Durham, N.C. — Interim Durham County District Attorney Jim Hardin said Monday that investigator who handled the Duke University lacrosse sexual assault case would no longer be employed by the office.
Linwood Wilson was the chief investigator for former District Attorney Mike Nifong. He appears to be the first casualty after Nifong was disbarred and suspended from his office in the last week.
Wilson was hired as a part-time employee in December 2005 in the worthless checks division of the District Attorney's Office, and he was promoted to chief investigator last October. He was responsible for handling the office's investigation into the Duke lacrosse case, including interviewing the accuser, Crystal Mangum, last December, nine months after the sexual assault allegations were made.
Shortly after Wilson interviewed Mangum, rape charges were dismissed against the three lacrosse players who had been indicted in the case.
Officials with the District Attorney's Office said Wilson would "no longer be employed by the Durham DA's office" after Monday. Officials declined to comment further, and it was unclear whether he was fired or was asked to resign.
Separately, a Superior Court judge set a Thursday morning hearing in a civil complaint seeking to remove Nifong from office.
Although Nifong was suspended as Durham County district attorney last week, he remains on the job until his July 13 resignation takes effect.
Judge Orlando Hudson suspended Nifong with pay, saying his presence in the district attorney's office raised credibility questions in all prosecutions. Gov. Mike Easley appointed Hardin, Durham's former district attorney, as an interim replacement until someone could be named to fill the rest of Nifong's term.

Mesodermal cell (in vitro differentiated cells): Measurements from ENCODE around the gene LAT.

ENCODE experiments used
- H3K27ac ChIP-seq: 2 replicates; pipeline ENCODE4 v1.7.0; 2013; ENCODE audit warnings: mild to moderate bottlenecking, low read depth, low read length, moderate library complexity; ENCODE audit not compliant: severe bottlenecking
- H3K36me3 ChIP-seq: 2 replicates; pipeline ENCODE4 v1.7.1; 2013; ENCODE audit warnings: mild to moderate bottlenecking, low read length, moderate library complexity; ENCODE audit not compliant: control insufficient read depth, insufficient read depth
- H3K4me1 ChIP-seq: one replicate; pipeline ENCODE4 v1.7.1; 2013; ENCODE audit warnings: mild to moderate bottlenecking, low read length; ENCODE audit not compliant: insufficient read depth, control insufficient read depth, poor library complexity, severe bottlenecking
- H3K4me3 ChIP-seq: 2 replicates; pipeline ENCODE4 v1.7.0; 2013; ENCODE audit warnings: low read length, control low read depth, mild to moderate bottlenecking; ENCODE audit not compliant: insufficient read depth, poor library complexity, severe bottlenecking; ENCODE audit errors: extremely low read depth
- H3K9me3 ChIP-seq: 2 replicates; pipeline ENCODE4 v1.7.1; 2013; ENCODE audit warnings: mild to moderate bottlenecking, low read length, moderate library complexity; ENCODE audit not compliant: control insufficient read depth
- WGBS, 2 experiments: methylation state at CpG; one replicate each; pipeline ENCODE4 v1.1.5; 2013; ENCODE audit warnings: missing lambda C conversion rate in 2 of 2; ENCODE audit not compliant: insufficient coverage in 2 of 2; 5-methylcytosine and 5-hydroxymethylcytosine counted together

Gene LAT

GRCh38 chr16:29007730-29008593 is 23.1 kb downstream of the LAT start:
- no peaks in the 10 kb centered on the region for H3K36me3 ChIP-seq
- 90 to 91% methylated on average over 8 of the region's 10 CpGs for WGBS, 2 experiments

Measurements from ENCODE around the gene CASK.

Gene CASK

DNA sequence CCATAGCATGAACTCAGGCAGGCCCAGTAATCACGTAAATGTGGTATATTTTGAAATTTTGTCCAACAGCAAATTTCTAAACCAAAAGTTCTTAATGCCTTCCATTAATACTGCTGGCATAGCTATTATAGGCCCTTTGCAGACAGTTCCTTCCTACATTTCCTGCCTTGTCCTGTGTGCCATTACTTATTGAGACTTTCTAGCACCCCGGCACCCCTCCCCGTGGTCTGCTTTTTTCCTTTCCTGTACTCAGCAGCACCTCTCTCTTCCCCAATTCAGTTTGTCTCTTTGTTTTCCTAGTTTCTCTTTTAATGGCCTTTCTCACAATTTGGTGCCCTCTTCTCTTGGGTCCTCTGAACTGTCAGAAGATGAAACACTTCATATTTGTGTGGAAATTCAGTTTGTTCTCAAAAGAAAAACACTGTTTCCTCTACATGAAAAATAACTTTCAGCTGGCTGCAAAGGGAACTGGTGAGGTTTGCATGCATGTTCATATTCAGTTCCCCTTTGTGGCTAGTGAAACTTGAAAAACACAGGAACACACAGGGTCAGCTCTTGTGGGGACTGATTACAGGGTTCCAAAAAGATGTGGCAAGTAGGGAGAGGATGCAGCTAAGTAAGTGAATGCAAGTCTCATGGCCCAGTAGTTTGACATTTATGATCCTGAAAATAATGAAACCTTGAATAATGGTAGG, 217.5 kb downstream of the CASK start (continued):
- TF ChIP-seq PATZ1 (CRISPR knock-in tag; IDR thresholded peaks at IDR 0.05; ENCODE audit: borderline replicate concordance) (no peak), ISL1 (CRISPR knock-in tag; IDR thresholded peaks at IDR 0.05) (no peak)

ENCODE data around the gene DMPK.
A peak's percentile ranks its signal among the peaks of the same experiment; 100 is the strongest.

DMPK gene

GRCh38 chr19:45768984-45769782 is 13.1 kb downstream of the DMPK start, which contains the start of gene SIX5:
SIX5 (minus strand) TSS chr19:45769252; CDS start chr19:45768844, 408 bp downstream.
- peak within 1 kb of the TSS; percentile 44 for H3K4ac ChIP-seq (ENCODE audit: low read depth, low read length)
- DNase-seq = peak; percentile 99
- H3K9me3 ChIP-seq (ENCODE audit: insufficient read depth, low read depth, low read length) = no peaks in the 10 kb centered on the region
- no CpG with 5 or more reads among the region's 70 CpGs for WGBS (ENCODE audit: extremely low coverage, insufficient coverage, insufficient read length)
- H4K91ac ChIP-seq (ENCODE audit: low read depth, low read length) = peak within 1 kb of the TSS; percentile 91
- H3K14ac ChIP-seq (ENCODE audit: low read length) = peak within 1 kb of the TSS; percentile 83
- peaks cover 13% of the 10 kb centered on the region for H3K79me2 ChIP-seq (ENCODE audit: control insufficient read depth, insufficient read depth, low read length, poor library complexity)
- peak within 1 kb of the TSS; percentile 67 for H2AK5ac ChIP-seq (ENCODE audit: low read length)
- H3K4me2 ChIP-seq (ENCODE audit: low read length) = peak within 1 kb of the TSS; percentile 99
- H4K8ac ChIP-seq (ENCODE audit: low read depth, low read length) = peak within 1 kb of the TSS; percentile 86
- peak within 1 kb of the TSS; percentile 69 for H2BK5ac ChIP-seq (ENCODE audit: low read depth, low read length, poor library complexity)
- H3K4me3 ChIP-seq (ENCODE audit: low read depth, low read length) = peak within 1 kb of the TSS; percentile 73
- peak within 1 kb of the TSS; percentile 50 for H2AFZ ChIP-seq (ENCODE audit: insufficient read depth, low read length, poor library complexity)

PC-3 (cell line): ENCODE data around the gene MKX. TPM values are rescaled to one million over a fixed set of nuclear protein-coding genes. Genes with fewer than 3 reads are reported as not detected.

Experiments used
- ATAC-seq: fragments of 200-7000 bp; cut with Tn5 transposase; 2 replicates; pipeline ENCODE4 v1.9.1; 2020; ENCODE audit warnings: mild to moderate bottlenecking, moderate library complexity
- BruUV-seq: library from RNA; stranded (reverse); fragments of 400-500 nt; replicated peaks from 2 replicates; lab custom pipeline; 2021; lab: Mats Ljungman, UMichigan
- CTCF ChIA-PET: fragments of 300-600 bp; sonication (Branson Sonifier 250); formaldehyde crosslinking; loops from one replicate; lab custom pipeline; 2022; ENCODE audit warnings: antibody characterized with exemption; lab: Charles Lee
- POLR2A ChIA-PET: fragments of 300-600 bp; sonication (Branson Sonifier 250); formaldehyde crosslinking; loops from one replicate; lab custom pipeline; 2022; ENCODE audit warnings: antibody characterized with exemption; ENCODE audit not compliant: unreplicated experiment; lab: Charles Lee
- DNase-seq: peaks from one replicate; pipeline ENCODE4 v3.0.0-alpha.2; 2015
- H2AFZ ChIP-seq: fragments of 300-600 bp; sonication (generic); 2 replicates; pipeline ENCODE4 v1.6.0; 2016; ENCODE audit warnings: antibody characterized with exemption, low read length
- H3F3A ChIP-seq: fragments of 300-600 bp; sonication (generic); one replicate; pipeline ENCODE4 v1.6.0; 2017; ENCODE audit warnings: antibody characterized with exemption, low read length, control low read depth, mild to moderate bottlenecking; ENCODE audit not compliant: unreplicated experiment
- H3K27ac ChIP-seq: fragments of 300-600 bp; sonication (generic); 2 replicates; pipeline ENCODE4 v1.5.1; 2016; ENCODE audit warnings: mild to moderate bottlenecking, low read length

At the Thursday hearing, Hudson will address issues raised by Durham resident Beth Brewer. She filed a civil complaint in February demanding that Nifong be removed from office.
Raleigh attorney Robert Zaytoun, who Hudson appointed as a special prosecutor in the case, will present evidence in an effort to prove that Nifong displayed willful misconduct in his handling of the Duke lacrosse case.
The North Carolina State Bar's Disciplinary Hearing Commission stripped Nifong of his ability to practice law on June 16. The three-member panel found that he had violated 27 of 32 ethics charges in the Duke case, including lying to the Bar and the court regarding the lack of DNA evidence against the three lacrosse players charged with attacking a stripper at a March 2006 team party.
Under State Bar rules, the disbarment isn't effective for 30 days.